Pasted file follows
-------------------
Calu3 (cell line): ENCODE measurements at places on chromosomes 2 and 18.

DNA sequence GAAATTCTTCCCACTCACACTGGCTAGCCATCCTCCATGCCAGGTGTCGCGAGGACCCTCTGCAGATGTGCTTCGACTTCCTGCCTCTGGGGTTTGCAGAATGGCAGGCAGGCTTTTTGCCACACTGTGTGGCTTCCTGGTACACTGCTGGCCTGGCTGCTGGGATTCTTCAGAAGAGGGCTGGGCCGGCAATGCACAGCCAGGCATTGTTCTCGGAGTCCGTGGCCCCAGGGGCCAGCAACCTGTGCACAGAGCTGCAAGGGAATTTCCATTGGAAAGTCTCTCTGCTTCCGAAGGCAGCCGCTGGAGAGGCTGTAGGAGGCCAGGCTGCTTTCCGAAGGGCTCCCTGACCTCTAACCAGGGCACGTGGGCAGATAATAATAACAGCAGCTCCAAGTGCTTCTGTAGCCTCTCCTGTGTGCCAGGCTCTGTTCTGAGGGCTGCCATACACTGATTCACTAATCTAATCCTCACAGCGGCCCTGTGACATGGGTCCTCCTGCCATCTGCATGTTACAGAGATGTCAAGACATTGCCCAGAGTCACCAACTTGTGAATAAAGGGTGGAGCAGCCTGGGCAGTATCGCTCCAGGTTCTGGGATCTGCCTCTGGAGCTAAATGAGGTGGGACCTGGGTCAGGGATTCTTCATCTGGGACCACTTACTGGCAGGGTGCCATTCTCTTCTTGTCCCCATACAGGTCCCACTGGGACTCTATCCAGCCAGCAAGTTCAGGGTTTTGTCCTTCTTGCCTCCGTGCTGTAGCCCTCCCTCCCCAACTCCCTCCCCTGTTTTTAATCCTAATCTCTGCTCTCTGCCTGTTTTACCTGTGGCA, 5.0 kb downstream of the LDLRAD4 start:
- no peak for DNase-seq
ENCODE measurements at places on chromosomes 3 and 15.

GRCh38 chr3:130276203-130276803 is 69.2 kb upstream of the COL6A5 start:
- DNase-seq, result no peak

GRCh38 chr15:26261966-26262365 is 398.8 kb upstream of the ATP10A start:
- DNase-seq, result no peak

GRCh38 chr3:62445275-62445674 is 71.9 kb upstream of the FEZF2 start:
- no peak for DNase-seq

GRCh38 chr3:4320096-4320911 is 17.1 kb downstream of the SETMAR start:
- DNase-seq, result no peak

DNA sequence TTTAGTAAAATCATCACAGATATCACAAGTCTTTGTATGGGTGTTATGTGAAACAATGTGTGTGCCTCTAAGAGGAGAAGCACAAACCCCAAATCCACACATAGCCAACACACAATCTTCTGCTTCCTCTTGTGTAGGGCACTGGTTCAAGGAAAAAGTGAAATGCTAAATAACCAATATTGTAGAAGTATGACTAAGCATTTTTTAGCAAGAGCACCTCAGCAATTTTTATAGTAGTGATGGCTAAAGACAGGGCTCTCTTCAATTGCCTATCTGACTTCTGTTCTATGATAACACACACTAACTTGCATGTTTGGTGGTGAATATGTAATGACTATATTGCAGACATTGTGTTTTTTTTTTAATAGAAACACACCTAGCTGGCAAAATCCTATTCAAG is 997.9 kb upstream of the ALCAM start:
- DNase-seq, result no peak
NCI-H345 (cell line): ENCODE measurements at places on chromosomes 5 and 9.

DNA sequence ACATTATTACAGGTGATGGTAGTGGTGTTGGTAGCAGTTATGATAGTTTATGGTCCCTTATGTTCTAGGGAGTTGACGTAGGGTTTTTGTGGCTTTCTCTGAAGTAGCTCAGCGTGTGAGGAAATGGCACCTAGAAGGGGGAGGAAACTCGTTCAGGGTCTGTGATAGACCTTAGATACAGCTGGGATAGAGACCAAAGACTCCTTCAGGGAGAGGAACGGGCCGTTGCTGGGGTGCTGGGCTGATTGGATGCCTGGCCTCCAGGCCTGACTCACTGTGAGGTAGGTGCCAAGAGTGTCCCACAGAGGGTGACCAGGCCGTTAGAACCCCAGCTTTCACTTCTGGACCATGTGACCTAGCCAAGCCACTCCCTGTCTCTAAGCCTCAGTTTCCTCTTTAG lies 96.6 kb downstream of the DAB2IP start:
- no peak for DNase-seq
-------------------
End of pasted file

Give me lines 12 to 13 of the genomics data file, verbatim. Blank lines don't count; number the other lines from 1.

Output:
- DNase-seq, result no peak

DNA sequence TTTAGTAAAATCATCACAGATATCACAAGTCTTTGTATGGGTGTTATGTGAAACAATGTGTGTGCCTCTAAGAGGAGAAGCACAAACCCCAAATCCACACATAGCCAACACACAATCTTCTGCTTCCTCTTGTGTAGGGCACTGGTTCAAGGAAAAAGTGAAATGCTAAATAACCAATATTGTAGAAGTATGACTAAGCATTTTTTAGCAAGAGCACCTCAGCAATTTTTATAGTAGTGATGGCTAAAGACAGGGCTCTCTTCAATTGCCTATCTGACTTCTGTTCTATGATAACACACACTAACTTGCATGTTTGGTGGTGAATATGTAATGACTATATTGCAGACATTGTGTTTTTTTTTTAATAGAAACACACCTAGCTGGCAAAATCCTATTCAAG is 997.9 kb upstream of the ALCAM start: